The lights are on
What new ideas the game brings to the table and how well old ideas are presented.
How good a game looks, taking into account any flaws such as bad collision or pop-up.
Does the game’s music and sound effects get you involved or do they make you resolve to always play with the volume down?
Basically, the controller to human interface. The less you think about the hunk of plastic in your hands, the better the playability.
Flat out, just how fun the game is to play. The most important factor in rating a game.
The original Dissidia pitted an array of classic Final Fantasy
characters against each other in fast-paced, haphazard combat. The
transformation into a fighting game wasn’t exactly a natural fit for an
RPG series that has helped defined video game storytelling for the last
20 years, but fans seemed to enjoy the opportunity to beat up their
favorite villains and heroes. This sequel continues to serve those fans –
and no one else.
The core concept isn’t all that made the
transition from the first game; the sloppy controls are back, too. Basic
maneuvers like dashing and dodging are unreliable thanks to a button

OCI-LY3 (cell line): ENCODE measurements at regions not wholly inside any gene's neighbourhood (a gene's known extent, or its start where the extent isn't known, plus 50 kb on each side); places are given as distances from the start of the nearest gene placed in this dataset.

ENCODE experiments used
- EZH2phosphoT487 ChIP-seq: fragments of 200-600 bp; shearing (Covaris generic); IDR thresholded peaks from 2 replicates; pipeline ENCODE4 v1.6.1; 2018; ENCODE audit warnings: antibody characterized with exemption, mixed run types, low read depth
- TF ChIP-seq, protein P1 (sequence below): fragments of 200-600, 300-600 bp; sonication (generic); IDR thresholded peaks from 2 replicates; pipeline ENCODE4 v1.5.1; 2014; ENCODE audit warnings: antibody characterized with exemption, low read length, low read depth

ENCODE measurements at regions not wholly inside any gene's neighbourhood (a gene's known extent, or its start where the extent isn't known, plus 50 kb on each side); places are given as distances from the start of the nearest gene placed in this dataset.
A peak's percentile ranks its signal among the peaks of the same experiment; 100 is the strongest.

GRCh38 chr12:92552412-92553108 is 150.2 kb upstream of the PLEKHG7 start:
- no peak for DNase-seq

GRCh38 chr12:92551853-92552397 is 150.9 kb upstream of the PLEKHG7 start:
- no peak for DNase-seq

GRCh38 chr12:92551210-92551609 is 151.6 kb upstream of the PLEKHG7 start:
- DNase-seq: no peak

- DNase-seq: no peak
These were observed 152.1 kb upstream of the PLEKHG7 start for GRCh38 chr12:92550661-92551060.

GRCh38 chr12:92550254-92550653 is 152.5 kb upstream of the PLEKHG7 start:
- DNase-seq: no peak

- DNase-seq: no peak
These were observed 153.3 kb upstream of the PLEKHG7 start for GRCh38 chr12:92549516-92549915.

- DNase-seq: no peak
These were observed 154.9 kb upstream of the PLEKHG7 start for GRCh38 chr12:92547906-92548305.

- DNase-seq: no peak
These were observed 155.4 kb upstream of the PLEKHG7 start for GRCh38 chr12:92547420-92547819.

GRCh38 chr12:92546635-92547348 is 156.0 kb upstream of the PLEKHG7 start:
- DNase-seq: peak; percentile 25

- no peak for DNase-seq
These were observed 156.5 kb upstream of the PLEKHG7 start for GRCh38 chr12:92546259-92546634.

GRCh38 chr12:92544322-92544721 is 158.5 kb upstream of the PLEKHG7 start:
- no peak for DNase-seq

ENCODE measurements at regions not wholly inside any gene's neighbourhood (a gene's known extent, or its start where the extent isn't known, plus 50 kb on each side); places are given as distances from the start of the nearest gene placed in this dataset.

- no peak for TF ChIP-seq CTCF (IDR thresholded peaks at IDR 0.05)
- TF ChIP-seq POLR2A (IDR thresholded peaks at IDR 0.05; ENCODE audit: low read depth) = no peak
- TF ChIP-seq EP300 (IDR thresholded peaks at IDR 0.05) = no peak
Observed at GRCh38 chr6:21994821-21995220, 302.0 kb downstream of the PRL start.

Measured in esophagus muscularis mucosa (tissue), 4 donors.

layout that you can’t re-map (in a fighting game!), and the awful camera
is a more formidable foe than some opponents. Most battles are tuned so
that you don’t need to perform flawlessly, but a handful of boss fights
made me absolutely furious by expecting a level of precision that the
game cannot provide.
Most of the single-player mode isn’t bad or
frustrating; it’s just dull. You repeatedly fight the same opponents,
and the new overworld map is just more of a detour between grid-based
levels similar to the last game. The thrill of leveling up, learning new
abilities, and unlocking secrets is still here, but the surrounding
gameplay is more mechanical than entertaining. The only time I felt the
adrenaline pumping is when I was fighting a human opponent, which is
easier this time around since multiplayer is no longer local-only.
its faults, the Final Fantasy fan in me had some great times with
Dissidia 012. The new characters are solid additions to the roster; I
particularly liked the twists that Yuna and Laguna bring to combat. The
new assist system is good, too, adding an extra dimension that was
missing the first time around. I also can’t argue with the amount of
content, since the story mode features three campaigns (though one is
basically a re-hash of the original).
If you liked Dissidia, you
will like Dissidia 012. Square Enix’s minimal attempts to address the
first game’s issues won’t win any new fans, but the company knows how to
pander to an audience. That’s one area where Dissidia 012 is firing on
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